The Cultural Gutter

going through pop culture's trash since 2003

"We are all in the gutter, but some of us are looking at the stars." -- Oscar Wilde

The Dark Knight and the ACME Bomb: Batman and realism part I

The ending to The Dark Knight Rises left my wife doubled over laughing in the parking lot of the theatre. I tried to take a picture for posterity, but it was too dark. Given that no one else in the audience seemed affected in the same way, I expect I’ll need to explain why: simply […]

“Mary Sue, what are you?”

There’s an interesting exploration of the fan fiction term “Mary Sue” and it’s sexist connotations at Adventures of Comic Book Girl:  “So the only time female can be default is when discussing a badly written character, someone who is more powerful or important or liked than they should be allowed to be, someone the plot […]

Comics-Themed Cocktails

Comics Alliance‘s Chris Sims has concocted his own comics-themed cocktails, including a comments section cocktail for comics fans.

The Secret History of the Skeleton Suit (in Japan)

I appreciate Lord Death Man’s flair, his élan, panache, the way he daringly wears brown leather gloves, belt and boots with his high-contrast black and white skeleton suit—and makes it work. Of the many skeleton suits in the criminal underworld, I would wear Lord Death Man’s.

DC’s Sexually-Liberated Superheroines

Laura Hudson writes an excellent essay about “The Big Sexy Problem with Superheroines and the ‘Sexual Liberation.’”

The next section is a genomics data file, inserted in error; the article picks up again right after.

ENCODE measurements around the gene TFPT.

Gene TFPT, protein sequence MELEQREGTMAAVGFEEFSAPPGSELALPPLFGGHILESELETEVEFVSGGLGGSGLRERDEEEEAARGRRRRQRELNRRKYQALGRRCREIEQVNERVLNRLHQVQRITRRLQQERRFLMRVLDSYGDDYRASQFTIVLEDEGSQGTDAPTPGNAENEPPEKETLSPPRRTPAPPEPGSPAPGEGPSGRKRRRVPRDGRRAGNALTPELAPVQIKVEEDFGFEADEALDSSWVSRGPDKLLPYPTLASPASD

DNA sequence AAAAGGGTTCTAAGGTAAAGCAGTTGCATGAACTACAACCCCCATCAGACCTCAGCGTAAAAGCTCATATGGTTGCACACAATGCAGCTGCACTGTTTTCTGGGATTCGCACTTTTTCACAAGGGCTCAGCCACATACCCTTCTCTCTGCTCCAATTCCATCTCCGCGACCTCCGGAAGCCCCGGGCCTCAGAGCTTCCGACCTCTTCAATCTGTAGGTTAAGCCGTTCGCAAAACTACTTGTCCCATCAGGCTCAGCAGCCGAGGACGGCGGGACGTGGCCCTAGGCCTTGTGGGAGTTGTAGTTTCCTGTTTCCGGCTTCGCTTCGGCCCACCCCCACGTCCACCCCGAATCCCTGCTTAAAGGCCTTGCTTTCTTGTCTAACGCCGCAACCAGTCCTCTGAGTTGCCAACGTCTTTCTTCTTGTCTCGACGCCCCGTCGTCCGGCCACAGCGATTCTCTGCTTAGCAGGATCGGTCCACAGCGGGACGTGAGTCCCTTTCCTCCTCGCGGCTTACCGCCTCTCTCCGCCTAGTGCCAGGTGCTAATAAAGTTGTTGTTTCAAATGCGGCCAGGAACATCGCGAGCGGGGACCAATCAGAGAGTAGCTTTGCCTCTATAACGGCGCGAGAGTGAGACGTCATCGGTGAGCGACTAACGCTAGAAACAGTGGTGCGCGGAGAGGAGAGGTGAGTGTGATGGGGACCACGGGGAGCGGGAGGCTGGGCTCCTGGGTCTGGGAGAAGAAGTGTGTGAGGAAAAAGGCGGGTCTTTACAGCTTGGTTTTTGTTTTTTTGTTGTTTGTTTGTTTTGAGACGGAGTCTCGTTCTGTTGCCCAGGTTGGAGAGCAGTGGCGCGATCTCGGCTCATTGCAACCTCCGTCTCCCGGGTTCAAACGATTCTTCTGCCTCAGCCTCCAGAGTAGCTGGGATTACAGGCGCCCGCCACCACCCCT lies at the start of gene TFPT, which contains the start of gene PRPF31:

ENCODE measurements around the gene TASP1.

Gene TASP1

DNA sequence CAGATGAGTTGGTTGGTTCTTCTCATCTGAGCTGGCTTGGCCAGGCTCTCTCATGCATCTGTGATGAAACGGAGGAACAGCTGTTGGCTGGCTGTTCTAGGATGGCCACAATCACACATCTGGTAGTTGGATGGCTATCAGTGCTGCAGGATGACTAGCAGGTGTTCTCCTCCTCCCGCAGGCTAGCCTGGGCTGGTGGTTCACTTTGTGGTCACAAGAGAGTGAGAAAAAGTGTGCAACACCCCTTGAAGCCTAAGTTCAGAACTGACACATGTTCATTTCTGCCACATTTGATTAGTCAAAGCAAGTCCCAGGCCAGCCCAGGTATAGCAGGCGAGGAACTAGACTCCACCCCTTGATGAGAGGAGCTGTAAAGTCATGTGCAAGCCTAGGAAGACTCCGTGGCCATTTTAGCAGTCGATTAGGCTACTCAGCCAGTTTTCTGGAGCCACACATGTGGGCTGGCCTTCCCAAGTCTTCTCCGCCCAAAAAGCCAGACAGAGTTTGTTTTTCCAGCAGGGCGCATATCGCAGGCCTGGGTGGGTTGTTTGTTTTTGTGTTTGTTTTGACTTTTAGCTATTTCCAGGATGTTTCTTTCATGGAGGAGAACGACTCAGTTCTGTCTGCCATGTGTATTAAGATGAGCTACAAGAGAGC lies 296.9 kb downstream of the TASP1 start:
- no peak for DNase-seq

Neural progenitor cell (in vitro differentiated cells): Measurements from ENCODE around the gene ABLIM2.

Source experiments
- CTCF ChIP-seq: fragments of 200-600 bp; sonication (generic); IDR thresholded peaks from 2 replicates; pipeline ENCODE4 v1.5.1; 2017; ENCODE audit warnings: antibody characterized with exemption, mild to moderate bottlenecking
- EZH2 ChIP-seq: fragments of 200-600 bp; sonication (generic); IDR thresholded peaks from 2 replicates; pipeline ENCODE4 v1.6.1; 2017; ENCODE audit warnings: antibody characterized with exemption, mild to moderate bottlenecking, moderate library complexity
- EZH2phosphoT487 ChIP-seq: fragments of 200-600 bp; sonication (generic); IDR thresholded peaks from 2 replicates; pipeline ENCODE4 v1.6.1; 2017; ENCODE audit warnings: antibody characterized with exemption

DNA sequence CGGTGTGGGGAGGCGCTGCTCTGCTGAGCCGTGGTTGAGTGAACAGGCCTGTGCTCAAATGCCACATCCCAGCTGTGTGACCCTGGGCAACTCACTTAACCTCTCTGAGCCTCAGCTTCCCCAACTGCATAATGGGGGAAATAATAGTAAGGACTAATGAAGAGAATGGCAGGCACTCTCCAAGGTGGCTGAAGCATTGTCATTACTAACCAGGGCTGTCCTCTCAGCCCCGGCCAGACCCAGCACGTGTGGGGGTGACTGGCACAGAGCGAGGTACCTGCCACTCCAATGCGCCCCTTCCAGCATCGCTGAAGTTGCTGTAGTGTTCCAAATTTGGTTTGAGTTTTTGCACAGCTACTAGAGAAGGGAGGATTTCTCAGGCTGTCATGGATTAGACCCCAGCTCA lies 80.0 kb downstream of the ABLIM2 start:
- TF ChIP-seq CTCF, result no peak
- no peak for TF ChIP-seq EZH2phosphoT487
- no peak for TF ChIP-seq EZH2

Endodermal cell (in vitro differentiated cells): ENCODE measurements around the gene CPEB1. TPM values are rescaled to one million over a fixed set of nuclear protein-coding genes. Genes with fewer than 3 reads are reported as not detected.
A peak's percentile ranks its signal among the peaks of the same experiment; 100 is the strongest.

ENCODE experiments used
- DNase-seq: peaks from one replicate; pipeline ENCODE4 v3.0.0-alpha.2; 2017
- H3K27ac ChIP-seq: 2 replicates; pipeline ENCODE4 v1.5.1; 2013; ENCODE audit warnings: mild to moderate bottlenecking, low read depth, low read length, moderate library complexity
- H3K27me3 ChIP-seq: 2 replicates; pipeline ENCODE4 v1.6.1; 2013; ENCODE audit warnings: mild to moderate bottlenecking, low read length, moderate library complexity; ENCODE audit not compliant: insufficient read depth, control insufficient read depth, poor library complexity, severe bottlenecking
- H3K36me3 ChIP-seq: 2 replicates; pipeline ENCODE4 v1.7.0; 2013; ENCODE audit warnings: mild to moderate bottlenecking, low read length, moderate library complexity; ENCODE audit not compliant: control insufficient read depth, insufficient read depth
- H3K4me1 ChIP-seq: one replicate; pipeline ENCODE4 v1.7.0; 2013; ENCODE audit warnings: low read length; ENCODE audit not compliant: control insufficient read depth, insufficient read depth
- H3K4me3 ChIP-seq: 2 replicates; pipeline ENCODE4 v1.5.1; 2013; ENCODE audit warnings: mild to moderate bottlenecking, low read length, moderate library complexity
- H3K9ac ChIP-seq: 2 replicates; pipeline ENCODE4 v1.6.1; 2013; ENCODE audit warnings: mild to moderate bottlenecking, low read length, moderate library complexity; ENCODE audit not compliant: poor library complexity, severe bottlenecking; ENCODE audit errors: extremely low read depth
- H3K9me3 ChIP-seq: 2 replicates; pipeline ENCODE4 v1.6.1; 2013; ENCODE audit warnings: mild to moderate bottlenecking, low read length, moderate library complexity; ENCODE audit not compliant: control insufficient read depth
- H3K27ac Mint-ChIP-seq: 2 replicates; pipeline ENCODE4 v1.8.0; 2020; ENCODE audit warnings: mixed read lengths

Why Doesn’t Batman Kill?

Dr. Batman, Chris Sims, explains why Batman doesn’t kill–and why someone who seems a lot like he was Batman, has killed in Batman comics. (For the record, the Gutter stands with Chris Sims on this).

Batmobile, Examined

Do you have all the information you require regarding the Batmobile’s physical evolution and its history?  Probably not.  Fortunately, these two sites have made a start. (Thanks, Humash!)

10 Comics I Liked in 2010

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Sometimes it’s easy to forget why I like comics and 2010 was a particularly tough year, in comics and otherwise. But here are 10 that reminded me why I do like them. There’s a lot of crime, anthropomorphic animals, gorgeous art, silly fun, people dealing with things the best they can, and plenty of Greg […]

Batwoman: Elegaic

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In this time of uncertainty and dread, with Batman dying and Dick Grayson taking up the cowl, with dead Robins returning all crazy or replacing Batgirl, with Bruce Wayne taking a global crimefighting initiative Batman Inc. public, there’s one thing I am sure Gotham that has going for it: Batwoman.

The Lonely Man

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Hit play. I used to be so impatient watching The Incredible Hulk. I curled up coloring, waiting for David Banner to transform and roar and smash through brick walls. But watching that show only for the Hulk sets any viewer up for disappointment. Instead, I’ve learned to watch The Incredible Hulk for David Banner. And, […]

HAVING YOUR DUALITY AND EATING IT, TOO

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Spoiler warning. When the question arises of who could be the villain in a third Batman movie, I’m stymied. I can’t picture The Penguin or The Riddler or Catwoman working in the world Christopher Nolan has created. Poison Ivy? I don’t think so. The Mad Hatter? Clayface? Kite Man? Bane? Nope, nope, nope and please […]